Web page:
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Navigating the Narrows: Maine’s Lobster-Fishing Industry Amid COVID-19
On March 15th, Maine turned 200. The birthday celebrations the State had planned were largely unrealized, at the time the COVID-19 pandemic was seeping into Maine, and we were starting what would soon become the total shut down, now experienced by our entire nation.
Against this backdrop, we are easing into spring, the days stretching out longer and a slight warmth in the sun. Spring comes late, or not at all in Maine, typically spring is known simply as “mud season”. We go straight from mud season to the fourth of July – cook outs, celebrations, and gatherings of family and friends. Typically, the Fourth of July also signals the start of New Shell season, when Maine lobstering really picks up, coastal harbors coming to life in a torrid of activity.
Amid the pandemic, Mainers, and fishermen, are doing what they’ve done for our State’s 200-year history – innovating, adapting, coming together (though not more than 6 feet), and taking the long view. Businesses that have been in the online lobster-shipping business for years such as Hancock Gourmet Lobster, and Maine Lobster Now are seeing an uptick, and others, such as Luke’s Lobster, are pivoting quickly to an online platform. These companies, in addition to striving to keep their own businesses healthy, are also working hard to ensure a market for lobster fishermen, as summer approaches (here is a list of Maine companies offering online lobster delivery). As a nation, stuck inside and unable to eat out, or even go out, consumers are ordering online like never before, and “doing their part” to try and support the businesses and industries that have been hard hit.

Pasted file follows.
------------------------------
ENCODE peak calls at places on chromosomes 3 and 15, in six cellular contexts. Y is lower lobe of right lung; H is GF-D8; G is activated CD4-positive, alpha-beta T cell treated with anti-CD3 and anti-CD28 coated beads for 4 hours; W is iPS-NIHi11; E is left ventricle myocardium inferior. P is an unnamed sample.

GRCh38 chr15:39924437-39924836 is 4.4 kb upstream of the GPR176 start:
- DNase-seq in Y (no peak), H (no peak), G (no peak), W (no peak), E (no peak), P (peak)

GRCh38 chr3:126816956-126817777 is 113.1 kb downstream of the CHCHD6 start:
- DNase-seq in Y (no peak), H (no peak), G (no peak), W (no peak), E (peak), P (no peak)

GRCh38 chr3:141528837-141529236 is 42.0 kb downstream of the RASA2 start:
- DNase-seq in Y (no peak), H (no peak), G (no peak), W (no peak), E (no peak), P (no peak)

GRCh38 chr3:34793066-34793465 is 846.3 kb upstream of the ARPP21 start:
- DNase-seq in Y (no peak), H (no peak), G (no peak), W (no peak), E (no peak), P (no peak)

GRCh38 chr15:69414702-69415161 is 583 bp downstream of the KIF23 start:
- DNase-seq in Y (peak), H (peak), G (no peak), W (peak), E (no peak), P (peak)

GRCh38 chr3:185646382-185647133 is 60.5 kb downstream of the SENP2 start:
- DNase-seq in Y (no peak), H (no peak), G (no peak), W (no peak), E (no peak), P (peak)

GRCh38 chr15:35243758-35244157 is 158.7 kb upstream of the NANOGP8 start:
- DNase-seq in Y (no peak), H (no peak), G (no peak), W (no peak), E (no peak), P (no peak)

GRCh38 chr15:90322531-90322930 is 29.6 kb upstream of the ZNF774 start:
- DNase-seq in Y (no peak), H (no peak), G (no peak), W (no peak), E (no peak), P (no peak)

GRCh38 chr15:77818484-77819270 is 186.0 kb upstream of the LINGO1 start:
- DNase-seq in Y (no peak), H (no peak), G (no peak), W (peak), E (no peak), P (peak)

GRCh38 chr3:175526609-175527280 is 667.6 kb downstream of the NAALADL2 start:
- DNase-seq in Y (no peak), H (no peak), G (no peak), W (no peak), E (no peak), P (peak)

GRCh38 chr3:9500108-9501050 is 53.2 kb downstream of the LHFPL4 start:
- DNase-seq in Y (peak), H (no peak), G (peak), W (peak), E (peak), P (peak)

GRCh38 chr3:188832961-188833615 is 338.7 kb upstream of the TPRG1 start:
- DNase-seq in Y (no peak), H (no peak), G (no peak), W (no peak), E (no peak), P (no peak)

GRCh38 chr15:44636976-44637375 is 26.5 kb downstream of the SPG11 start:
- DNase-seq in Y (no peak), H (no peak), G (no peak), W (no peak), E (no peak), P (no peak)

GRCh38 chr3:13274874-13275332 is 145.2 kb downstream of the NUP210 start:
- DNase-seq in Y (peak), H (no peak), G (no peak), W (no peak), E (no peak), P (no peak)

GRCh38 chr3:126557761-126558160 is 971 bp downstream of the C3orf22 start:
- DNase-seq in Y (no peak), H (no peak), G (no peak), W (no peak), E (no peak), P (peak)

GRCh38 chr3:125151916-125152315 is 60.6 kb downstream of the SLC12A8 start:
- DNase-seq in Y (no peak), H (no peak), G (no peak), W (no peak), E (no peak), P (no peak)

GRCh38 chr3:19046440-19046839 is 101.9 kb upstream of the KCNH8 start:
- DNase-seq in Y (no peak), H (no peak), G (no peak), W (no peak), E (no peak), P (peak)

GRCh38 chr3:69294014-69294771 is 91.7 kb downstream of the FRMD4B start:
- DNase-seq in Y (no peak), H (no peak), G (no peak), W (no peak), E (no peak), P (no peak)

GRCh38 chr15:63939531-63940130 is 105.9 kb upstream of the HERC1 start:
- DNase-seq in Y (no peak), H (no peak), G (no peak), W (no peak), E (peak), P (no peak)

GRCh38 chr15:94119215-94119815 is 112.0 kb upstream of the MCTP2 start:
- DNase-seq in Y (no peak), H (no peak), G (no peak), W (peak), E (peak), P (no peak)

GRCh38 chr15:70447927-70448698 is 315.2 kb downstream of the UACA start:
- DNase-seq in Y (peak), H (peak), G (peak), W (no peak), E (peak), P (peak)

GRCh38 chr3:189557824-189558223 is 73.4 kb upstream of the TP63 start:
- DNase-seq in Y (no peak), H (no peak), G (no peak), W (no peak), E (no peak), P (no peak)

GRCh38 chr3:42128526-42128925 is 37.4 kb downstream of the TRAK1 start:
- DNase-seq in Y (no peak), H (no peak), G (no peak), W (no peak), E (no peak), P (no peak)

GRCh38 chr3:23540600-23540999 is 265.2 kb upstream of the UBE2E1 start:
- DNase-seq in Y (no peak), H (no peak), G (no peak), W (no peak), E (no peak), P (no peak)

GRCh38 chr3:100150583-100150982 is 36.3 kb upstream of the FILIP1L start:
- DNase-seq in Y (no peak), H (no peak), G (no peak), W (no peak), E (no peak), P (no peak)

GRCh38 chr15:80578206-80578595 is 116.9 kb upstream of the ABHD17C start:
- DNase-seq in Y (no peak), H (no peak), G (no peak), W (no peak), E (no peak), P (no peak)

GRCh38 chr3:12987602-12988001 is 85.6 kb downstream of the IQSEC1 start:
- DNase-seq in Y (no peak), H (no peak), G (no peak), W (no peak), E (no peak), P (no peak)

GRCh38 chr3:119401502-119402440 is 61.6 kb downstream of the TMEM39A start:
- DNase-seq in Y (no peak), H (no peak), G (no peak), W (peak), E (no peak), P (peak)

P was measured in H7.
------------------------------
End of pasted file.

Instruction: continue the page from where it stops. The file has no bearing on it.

As one long-time fishermen said, “there are years you get a new truck, years you think about it, and years the thought never crosses your mind, 2020 will be a no new truck year.” Many fishermen are taking a wait-and-see approach, this time of year is typically when guys are getting ready to go and there is just is not a lot of lobster-fishing. Chad Dorr, who runs Dorr’s Lobster Co., put it like this, “we’re waiting to see what May brings, that will really determine how thing are for us.” Dorr’s has been in business for over 40 years; Chad’s father is a fisherman, and the business runs a wharf in Milbridge and also owns a pound, lobster holding tanks and two seafood markets, one in Bangor and one in Ellsworth. The seafood market also offers online sales, a strategy more and more companies are leaning into or getting into.
One thing we all know for certain, lobster fishing was part of Maine’s identity on its first birthday, and it will surely be part of our identity when we turn 300.